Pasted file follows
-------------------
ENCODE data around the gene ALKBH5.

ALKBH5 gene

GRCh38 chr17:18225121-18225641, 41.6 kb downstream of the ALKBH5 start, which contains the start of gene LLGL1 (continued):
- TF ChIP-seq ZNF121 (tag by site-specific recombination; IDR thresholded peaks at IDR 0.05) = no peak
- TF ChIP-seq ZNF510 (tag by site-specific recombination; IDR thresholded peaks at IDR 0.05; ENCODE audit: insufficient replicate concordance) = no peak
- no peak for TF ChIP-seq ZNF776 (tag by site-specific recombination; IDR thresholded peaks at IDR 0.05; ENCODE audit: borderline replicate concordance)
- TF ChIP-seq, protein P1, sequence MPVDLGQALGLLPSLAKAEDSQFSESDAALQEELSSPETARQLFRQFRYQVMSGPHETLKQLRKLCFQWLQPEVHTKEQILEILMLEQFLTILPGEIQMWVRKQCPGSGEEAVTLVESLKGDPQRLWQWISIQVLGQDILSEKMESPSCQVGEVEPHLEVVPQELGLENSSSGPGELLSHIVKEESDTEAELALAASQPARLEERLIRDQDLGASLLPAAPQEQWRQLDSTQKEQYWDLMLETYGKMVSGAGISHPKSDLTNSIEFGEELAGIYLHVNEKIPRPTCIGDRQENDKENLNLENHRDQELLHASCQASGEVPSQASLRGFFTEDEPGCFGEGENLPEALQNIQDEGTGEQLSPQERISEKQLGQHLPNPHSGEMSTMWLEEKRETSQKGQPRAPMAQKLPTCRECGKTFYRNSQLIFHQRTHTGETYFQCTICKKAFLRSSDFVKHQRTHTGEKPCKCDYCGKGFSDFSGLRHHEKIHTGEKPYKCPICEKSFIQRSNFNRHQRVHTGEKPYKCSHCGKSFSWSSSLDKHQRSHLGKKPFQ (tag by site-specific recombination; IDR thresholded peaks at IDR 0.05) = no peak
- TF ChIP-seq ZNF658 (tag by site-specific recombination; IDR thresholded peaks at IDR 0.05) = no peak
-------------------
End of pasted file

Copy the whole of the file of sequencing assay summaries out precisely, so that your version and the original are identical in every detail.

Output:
ENCODE data around the gene ALKBH5.

ALKBH5 gene

GRCh38 chr17:18225121-18225641, 41.6 kb downstream of the ALKBH5 start, which contains the start of gene LLGL1 (continued):
- TF ChIP-seq ZNF121 (tag by site-specific recombination; IDR thresholded peaks at IDR 0.05) = no peak
- TF ChIP-seq ZNF510 (tag by site-specific recombination; IDR thresholded peaks at IDR 0.05; ENCODE audit: insufficient replicate concordance) = no peak
- no peak for TF ChIP-seq ZNF776 (tag by site-specific recombination; IDR thresholded peaks at IDR 0.05; ENCODE audit: borderline replicate concordance)
- TF ChIP-seq, protein P1, sequence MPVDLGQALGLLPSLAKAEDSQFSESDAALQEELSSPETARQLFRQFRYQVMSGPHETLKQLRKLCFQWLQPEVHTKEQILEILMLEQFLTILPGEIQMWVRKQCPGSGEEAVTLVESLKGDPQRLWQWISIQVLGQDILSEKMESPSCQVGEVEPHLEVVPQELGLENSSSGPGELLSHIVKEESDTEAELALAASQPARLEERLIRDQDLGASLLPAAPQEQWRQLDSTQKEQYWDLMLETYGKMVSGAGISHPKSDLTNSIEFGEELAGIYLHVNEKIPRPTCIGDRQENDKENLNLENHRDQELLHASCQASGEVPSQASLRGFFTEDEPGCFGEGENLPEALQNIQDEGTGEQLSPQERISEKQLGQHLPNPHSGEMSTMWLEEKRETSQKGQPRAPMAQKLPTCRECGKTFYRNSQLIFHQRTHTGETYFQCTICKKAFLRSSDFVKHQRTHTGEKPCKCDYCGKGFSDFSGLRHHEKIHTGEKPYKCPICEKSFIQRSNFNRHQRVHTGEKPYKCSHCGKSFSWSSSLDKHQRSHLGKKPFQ (tag by site-specific recombination; IDR thresholded peaks at IDR 0.05) = no peak
- TF ChIP-seq ZNF658 (tag by site-specific recombination; IDR thresholded peaks at IDR 0.05) = no peak